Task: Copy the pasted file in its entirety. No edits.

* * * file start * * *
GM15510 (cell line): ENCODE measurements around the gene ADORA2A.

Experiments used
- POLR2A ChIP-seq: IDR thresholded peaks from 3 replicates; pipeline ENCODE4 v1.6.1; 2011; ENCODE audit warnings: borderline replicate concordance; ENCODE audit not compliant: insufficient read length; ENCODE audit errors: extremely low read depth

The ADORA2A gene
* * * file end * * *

GM15510 (cell line): ENCODE measurements around the gene ADORA2A.

Experiments used
- POLR2A ChIP-seq: IDR thresholded peaks from 3 replicates; pipeline ENCODE4 v1.6.1; 2011; ENCODE audit warnings: borderline replicate concordance; ENCODE audit not compliant: insufficient read length; ENCODE audit errors: extremely low read depth

The ADORA2A gene